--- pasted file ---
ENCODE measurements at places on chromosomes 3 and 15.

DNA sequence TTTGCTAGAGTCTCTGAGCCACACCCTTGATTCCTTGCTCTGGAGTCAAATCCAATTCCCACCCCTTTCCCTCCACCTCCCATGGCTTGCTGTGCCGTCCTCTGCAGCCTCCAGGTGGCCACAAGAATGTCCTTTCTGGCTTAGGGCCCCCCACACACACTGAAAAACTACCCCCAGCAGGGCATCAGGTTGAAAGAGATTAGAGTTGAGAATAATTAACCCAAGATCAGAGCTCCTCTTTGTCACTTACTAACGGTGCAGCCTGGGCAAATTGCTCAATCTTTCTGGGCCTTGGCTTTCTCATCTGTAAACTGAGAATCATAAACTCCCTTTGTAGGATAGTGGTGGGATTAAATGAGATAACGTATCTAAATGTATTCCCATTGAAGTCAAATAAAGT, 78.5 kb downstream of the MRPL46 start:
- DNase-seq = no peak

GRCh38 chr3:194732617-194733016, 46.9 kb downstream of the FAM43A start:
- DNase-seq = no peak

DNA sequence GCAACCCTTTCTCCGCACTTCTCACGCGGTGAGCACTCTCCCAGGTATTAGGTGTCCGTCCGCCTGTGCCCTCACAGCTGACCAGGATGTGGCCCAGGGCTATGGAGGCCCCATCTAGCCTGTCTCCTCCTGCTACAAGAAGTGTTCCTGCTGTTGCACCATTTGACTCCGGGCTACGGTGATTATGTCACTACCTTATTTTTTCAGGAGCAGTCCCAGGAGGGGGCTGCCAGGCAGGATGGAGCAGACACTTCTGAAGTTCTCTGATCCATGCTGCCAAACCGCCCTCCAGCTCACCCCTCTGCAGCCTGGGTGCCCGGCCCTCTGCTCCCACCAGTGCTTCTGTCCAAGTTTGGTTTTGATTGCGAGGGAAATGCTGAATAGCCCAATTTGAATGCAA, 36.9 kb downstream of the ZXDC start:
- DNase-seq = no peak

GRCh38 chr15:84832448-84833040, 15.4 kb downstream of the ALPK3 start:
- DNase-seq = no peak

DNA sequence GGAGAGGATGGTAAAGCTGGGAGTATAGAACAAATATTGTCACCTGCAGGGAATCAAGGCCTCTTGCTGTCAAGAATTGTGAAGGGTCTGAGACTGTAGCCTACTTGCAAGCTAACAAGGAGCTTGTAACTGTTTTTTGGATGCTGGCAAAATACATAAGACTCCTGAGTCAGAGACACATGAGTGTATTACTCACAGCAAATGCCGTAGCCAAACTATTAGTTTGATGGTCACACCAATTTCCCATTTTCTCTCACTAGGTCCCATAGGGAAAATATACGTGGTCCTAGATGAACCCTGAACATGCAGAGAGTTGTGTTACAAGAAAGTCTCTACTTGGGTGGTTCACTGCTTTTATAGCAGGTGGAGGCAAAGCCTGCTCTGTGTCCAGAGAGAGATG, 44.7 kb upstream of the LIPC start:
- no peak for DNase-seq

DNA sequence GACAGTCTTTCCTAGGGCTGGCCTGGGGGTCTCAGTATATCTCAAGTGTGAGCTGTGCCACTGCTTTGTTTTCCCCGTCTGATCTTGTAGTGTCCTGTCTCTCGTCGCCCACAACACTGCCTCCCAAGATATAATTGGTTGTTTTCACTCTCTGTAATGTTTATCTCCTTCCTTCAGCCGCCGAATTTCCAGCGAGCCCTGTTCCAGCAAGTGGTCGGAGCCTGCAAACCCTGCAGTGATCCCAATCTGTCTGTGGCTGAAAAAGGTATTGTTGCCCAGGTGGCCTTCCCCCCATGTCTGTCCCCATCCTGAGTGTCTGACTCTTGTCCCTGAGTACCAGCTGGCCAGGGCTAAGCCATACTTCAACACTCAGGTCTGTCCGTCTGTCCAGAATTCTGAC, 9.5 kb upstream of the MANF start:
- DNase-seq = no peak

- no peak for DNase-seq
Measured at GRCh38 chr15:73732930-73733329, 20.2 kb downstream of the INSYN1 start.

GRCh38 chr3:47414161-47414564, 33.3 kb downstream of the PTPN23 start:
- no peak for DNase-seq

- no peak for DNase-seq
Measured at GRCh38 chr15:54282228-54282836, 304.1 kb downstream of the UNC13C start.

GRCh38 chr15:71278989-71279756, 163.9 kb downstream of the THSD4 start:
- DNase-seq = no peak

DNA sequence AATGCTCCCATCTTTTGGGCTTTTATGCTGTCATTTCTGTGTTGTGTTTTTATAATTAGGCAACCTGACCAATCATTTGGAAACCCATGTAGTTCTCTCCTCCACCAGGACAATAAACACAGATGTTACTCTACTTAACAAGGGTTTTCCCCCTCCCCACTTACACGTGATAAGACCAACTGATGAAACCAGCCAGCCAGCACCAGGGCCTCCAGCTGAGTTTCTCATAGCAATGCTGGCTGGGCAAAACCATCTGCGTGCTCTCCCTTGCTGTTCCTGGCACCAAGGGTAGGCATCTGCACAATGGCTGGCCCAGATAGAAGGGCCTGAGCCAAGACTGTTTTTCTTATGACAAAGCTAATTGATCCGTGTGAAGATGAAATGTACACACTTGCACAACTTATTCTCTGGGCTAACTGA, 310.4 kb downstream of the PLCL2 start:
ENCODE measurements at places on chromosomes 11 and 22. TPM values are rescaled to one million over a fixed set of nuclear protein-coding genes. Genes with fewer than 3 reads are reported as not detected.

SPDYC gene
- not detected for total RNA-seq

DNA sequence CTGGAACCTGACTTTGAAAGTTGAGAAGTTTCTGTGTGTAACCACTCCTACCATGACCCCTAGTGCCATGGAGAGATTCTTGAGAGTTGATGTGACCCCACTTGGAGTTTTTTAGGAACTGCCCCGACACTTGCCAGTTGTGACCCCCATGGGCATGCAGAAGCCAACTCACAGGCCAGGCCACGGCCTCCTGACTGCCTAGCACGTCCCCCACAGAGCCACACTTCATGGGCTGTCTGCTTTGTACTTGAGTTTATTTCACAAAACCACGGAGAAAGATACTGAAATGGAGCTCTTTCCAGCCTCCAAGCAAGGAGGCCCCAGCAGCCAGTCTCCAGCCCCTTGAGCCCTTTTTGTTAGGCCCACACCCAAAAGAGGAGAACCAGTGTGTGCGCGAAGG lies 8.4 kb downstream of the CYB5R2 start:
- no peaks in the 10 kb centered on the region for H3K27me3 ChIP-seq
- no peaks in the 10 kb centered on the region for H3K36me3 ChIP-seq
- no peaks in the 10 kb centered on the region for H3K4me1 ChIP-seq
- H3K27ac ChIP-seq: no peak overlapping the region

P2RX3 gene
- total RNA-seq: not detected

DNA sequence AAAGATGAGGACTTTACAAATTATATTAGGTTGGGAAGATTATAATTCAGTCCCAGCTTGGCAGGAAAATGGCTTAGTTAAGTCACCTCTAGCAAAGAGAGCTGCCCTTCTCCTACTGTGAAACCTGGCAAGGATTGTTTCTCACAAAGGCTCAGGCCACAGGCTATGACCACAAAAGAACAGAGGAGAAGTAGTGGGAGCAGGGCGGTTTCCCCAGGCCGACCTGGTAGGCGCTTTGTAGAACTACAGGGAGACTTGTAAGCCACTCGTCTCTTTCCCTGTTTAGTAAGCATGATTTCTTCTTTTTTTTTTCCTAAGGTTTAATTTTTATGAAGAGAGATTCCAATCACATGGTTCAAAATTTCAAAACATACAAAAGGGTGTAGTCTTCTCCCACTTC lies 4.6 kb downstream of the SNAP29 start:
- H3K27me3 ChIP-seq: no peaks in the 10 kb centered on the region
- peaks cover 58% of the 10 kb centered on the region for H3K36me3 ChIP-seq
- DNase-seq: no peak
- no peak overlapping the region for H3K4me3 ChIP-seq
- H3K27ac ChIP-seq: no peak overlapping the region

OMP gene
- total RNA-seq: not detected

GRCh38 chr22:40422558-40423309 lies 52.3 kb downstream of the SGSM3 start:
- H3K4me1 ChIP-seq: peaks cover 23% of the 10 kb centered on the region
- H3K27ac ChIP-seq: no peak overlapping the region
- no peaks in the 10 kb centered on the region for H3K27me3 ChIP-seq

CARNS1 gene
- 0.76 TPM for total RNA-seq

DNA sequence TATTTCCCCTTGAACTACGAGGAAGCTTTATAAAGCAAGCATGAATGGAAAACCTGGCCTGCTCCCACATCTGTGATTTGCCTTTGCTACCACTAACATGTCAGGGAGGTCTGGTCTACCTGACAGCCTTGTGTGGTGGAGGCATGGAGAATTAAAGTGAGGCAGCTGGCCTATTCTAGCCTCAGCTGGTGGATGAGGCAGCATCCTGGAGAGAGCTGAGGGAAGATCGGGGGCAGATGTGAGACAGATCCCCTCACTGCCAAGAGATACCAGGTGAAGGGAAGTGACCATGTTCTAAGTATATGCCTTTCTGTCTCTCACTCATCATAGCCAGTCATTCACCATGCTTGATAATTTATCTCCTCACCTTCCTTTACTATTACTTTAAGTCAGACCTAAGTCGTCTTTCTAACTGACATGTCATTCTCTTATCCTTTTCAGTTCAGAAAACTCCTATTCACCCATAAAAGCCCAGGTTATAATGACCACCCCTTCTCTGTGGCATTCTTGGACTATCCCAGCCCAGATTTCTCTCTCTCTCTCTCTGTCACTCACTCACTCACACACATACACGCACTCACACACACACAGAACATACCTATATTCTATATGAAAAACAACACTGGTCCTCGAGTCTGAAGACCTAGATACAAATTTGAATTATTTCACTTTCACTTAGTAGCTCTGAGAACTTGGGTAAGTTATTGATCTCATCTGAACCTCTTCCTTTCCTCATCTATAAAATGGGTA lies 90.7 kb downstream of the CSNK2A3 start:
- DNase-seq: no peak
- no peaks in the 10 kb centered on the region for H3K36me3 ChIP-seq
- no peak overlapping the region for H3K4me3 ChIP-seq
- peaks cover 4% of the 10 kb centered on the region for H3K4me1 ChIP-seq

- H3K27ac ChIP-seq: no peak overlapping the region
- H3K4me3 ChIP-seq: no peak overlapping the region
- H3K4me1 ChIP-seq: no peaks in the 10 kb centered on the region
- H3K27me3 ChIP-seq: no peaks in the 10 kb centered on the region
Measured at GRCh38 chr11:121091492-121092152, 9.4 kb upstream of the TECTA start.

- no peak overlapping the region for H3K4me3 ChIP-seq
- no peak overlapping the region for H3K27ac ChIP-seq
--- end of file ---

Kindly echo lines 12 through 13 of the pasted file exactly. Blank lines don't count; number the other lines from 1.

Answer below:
DNA sequence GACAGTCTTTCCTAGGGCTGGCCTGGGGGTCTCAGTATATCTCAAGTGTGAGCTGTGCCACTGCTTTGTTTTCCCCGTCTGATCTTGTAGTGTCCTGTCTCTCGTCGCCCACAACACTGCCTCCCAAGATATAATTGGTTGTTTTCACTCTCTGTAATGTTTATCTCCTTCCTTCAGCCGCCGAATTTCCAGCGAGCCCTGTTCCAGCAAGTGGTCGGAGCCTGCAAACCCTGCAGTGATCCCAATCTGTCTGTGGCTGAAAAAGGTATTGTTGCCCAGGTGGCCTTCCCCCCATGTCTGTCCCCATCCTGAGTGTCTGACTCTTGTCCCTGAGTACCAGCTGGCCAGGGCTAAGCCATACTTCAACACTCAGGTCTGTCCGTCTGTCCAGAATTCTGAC, 9.5 kb upstream of the MANF start:
- DNase-seq = no peak